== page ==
Warren Buffett just dropped Walmart and signaled the death of retail as we know it


Warren Buffett

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Billionaire investor Warren Buffett speaks at an event called, 'Detroit Homecoming' September 18, 2014 in Detroit, Michigan.

Warren Buffett's Berkshire Hathaway just sold off $900 million of Walmart stock, choosing to invest billions in airline stocks instead.


The sale, which leaves Buffett with nearly no shares in Walmart, comes as America's largest traditional retailer has been rushing to catch up to Amazon and other online competitors. Amazon's market value is now $356 billion, compared with Walmart's $298 billion. Buffett last year acknowledged that traditional brick-and-mortar retailers were struggling in the face of competition from the e-commerce giant.

"It is a big, big force and it has already disrupted plenty of people and it will disrupt more," Buffett said at his annual shareholders' meeting in 2016, according to Bloomberg. Buffet's been paring his stake in Wal-mart since then. He first bought shares in the retailer back in 2005.

The 86-year-old billionaire He also noted that Amazon's competitors, "including us in a few areas, have not figured the way to either participate in it, or to counter it."

Since the end of 2014, Walmart shares have fallen 21% compared with a 119% jump in Amazon.

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Former Walmart CEO Mike Duke admitted in 2012 that his biggest regret as CEO was not investing more in e-commerce to better compete with Amazon.

"I wish we had moved faster. We've proven ourselves to be successful in many areas, and I simply wonder why we didn't move more quickly. This is especially true for e-commerce," Duke said at the time. "Right now we're making tremendous progress, and the business is moving, but we should have moved faster to expand this area."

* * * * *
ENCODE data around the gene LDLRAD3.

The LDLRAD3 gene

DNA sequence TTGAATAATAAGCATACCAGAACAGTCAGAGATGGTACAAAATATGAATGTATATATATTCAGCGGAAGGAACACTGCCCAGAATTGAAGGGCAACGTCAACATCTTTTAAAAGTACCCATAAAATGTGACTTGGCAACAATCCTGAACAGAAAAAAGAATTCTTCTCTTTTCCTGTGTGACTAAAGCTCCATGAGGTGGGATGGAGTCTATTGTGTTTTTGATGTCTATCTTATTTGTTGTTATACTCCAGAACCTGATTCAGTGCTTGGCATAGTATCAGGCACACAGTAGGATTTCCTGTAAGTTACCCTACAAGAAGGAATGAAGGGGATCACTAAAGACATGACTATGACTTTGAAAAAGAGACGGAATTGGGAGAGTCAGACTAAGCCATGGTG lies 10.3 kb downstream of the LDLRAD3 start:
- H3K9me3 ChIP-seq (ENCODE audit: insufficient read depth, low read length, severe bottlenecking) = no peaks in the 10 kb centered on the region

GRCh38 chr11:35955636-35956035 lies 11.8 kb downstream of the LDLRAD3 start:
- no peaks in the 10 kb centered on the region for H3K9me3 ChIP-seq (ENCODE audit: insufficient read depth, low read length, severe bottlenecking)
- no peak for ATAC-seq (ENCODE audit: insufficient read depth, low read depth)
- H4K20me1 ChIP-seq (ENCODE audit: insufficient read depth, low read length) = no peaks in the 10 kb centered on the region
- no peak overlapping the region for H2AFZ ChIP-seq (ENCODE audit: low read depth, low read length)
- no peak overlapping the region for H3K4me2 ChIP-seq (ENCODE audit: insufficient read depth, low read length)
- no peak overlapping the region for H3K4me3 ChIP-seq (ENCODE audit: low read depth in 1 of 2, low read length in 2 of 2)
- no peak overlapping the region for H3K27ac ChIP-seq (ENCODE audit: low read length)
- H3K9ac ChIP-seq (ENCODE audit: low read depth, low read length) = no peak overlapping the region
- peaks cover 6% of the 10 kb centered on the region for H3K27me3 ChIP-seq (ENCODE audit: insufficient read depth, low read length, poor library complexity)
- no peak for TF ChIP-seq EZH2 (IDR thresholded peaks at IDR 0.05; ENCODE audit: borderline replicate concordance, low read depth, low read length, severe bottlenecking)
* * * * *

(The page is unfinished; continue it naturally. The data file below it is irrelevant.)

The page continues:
While Walmart has since invested billions in e-commerce, it still holds a tiny share of the market compared with Amazon.

Walmart's online sales were $13.7 billion in 2015, compared to Amazon's $107 billion.

Pickup with Fuel - Walmart



Buffett's retail instincts have proven correct before when he correctly predicted the downfall of Sears and Kmart in 2005.

"Retailing is like shooting at a moving target," Buffett said. "Turning around a retailer that has been slipping for a long time would be very difficult. Can you think of an example of a retailer that was successfully turned around?"

Sears has since closed hundreds of stores and seems to be headed for bankruptcy. Macy's and JCPenney are also closing hundreds of stores across America.

While Walmart's footprint hasn't shrunk, many analysts say America is still over-stored.

The US has 23.5 square feet of retail space per person, compared with 16.4 square feet in Canada and 11.1 square feet in Australia - the next two countries with the highest retail space per capita, according to a Morningstar report from October.


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